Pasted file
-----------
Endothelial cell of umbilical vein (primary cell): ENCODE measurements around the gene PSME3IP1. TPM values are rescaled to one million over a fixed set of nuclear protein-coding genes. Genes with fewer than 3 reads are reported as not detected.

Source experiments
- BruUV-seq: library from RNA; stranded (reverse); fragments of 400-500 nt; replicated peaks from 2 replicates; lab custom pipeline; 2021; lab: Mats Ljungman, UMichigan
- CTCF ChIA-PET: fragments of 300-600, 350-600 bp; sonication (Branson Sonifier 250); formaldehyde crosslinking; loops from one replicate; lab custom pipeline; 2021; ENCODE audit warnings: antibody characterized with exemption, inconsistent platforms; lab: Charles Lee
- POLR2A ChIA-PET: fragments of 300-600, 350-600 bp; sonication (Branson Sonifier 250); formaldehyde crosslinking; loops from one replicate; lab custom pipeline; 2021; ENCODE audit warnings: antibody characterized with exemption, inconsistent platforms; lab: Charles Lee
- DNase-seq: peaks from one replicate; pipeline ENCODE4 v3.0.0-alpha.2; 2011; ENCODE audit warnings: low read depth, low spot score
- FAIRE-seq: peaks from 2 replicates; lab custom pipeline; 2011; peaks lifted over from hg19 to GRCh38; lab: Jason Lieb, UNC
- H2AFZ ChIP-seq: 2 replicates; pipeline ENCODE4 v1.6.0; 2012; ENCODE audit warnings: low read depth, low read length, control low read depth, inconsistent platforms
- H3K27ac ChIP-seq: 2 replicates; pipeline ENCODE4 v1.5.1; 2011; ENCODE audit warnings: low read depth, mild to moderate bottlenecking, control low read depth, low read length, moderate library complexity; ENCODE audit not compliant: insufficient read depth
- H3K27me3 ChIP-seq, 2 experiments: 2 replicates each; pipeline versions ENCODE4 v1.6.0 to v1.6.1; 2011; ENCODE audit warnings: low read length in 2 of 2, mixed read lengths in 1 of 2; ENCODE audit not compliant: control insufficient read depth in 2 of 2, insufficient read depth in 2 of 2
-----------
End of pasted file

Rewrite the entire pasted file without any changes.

Endothelial cell of umbilical vein (primary cell): ENCODE measurements around the gene PSME3IP1. TPM values are rescaled to one million over a fixed set of nuclear protein-coding genes. Genes with fewer than 3 reads are reported as not detected.

Source experiments
- BruUV-seq: library from RNA; stranded (reverse); fragments of 400-500 nt; replicated peaks from 2 replicates; lab custom pipeline; 2021; lab: Mats Ljungman, UMichigan
- CTCF ChIA-PET: fragments of 300-600, 350-600 bp; sonication (Branson Sonifier 250); formaldehyde crosslinking; loops from one replicate; lab custom pipeline; 2021; ENCODE audit warnings: antibody characterized with exemption, inconsistent platforms; lab: Charles Lee
- POLR2A ChIA-PET: fragments of 300-600, 350-600 bp; sonication (Branson Sonifier 250); formaldehyde crosslinking; loops from one replicate; lab custom pipeline; 2021; ENCODE audit warnings: antibody characterized with exemption, inconsistent platforms; lab: Charles Lee
- DNase-seq: peaks from one replicate; pipeline ENCODE4 v3.0.0-alpha.2; 2011; ENCODE audit warnings: low read depth, low spot score
- FAIRE-seq: peaks from 2 replicates; lab custom pipeline; 2011; peaks lifted over from hg19 to GRCh38; lab: Jason Lieb, UNC
- H2AFZ ChIP-seq: 2 replicates; pipeline ENCODE4 v1.6.0; 2012; ENCODE audit warnings: low read depth, low read length, control low read depth, inconsistent platforms
- H3K27ac ChIP-seq: 2 replicates; pipeline ENCODE4 v1.5.1; 2011; ENCODE audit warnings: low read depth, mild to moderate bottlenecking, control low read depth, low read length, moderate library complexity; ENCODE audit not compliant: insufficient read depth
- H3K27me3 ChIP-seq, 2 experiments: 2 replicates each; pipeline versions ENCODE4 v1.6.0 to v1.6.1; 2011; ENCODE audit warnings: low read length in 2 of 2, mixed read lengths in 1 of 2; ENCODE audit not compliant: control insufficient read depth in 2 of 2, insufficient read depth in 2 of 2